The government has forwarded the controversial Bangkok Embassy case to the Anti Corruption Commission (ACC) for investigation. The government forwards cases to the ACC if there is a prima facie case of corruption that needs to be further investigated.
“The Bangkok embassy case was forwarded to the ACC by November end 2011,” said a senior government official who did not want to be named.
This development will put to rest speculation that the Bangkok Embassy case had been given a quite burial due to the high profile nature of the case.
The Anti Corruption Commission also confirmed to The Bhutanese that the case had reached them. The ACC however is yet to review the Bangkok embassy case due to other ongoing cases on its hands.
The case first came to light in late 2010 when top Bangkok hospitals stopped taking in VIP Bhutanese government patients on credit which was the norm earlier and instead these hospitals were asking for upfront cash payments.
A two member investigation team consisting of the former secretary of the Ministry of Works and Human Settlement, Nima Wangdi and chief internal auditor of the foreign ministry, Karma Choeda was sent to Bangkok in April 2011.
The team found that 12mn bhat or Nu 18mn had not been paid to six major hospitals of Bangkok. Bumrungrad, Phyathai 2, Smaitivej, Bangkok hospital, Vibharam hospital and Rutnin eye hospital. Included in this Nu 18mn figure were bills of several private individuals who were not sent by the government and were yet to be identified. This was a surprising discovery as the unpaid bills are supposed to be only for government patients.
The government at the time took the case seriously as the credibility and image of the Bhutan Embassy and the country was at stake.
In the meantime the main person responsible for clearing these bills, the head of Chancery, Chenda Tobgye, suffered a ‘memory loss’ after he was hospitalized for brain fever.
This bizarre development considerably complicated the case as Chenda Topgay was in charge of the special medical budget in the embassy. This special medical budget was for the treatment of VIP patients like members of the royal family, ministers, senior government officials and in some cases ordinary people sent on Kidu.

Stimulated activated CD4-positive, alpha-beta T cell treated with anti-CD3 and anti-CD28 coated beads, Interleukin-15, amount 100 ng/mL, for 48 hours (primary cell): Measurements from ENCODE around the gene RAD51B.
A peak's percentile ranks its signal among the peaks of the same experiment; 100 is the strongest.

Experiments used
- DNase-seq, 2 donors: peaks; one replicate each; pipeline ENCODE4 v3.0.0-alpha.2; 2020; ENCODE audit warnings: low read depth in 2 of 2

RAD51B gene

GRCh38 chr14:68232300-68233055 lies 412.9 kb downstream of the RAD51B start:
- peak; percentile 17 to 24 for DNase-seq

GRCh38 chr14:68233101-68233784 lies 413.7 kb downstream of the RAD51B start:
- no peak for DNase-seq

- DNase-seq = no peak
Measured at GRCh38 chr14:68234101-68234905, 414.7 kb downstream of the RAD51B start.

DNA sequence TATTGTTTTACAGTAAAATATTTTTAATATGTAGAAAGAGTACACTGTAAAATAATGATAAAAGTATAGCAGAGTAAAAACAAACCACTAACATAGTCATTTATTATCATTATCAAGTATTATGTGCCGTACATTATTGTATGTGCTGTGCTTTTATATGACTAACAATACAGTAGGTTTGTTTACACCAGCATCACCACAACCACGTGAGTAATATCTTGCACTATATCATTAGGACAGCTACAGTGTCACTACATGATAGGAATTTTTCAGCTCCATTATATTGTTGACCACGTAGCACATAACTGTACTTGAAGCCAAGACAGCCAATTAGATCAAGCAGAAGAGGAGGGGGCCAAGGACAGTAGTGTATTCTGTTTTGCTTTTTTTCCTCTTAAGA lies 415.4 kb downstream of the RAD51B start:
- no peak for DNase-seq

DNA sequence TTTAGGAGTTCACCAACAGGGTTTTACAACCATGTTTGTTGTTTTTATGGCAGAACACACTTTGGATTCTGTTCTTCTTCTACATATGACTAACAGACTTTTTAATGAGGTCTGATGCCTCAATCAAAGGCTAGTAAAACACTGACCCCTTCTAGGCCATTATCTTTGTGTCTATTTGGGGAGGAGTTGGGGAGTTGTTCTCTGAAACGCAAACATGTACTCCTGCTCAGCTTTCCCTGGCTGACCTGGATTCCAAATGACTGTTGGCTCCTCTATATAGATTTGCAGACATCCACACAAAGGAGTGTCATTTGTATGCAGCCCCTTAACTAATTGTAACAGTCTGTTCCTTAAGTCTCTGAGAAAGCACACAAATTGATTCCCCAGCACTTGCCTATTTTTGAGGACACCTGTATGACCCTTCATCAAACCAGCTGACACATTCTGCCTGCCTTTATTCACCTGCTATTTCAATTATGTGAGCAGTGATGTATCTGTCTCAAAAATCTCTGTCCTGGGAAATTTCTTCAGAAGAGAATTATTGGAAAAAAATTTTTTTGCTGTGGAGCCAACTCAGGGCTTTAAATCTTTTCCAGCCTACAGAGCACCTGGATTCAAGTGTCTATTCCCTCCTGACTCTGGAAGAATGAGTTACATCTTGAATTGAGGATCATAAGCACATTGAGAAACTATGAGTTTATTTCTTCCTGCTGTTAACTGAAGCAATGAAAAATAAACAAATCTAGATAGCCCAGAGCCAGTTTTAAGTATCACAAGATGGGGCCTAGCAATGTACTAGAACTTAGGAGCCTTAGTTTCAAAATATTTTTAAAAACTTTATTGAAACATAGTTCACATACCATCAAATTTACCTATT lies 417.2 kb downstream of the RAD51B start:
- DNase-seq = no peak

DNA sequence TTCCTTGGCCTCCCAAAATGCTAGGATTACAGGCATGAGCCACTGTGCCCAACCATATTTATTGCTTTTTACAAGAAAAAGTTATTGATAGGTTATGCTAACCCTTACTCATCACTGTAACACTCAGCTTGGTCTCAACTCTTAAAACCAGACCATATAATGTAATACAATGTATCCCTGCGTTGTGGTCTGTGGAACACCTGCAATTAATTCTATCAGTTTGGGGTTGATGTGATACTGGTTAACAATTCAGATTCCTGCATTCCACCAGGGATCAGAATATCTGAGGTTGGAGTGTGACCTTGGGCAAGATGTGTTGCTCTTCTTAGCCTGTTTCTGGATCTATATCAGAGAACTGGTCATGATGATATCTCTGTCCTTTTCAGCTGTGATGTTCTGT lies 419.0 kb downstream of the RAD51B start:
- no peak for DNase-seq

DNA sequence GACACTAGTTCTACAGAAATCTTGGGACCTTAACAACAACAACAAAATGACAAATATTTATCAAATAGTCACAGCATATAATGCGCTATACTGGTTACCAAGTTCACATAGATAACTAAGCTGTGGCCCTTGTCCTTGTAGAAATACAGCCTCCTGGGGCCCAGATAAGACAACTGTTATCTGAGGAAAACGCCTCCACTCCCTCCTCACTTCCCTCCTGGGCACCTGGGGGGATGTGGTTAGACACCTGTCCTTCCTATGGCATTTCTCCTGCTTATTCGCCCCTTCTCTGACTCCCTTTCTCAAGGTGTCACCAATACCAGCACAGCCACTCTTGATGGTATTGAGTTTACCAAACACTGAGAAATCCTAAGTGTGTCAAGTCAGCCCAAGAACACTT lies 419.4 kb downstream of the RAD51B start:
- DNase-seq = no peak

The process for sending these VIP government patients is that an estimated amount is sent to the embassy for the patient’s treatment. This money is transferred to a special medical budget account managed by Chenda Topgay who was supposed to later settle the bills. If there was an excess or shortage of money sent by the finance ministry, Chenda Topgay has to submit the accounts and ask for additional money in case of shortage.
In some cases unpaid bills went back to 2004 and 2005 even before Chenda’s time.
The case overall reflected poor management and accountability in the management of the special medical budget by embassy officials in charge of it.
Chenda Topgay in his defense said that he would be clearing his mother’s bills himself. He further claimed that due to his mother’s death in 2010 and his illness he was not able to submit the accounts in time and thus it resulted in default of payment to the hospitals. He also claimed that he was not given enough time to work on the accounts and bills.
The government then gave Chenda Topgay another 30 to 45 days from mid April 2011 till approximately end of May 2011.
However, the government forwarding this case to ACC in late November 2011, six months after the deadline for submission of accounts by Chenda Topgay, shows that the government is not convinced and that all has not been accounted for.
The Bangkok embassy case being forwarded to the ACC is also in the backdrop of a recent Royal Audit Authority report that found misappropriation of Nu 200 million in fraud, corruption and embezzlement and mismanagement in Bhutanese embassies and missions abroad.
In the case of the Bangkok embassy the RAA report oddly skipped auditing this high profile special medical budget. What is also strange is that the RAA had not audited this special medical budget in its previous audits of the Bangkok embassy’s accounts.
The RAA report instead listed out other irregularities like irregular payments of US$ 14,880 for representational grant, US$ 33,840 toward payment of children education allowance and a double payment of Thai Bath 78,985 for medical expenses for its staff and family members.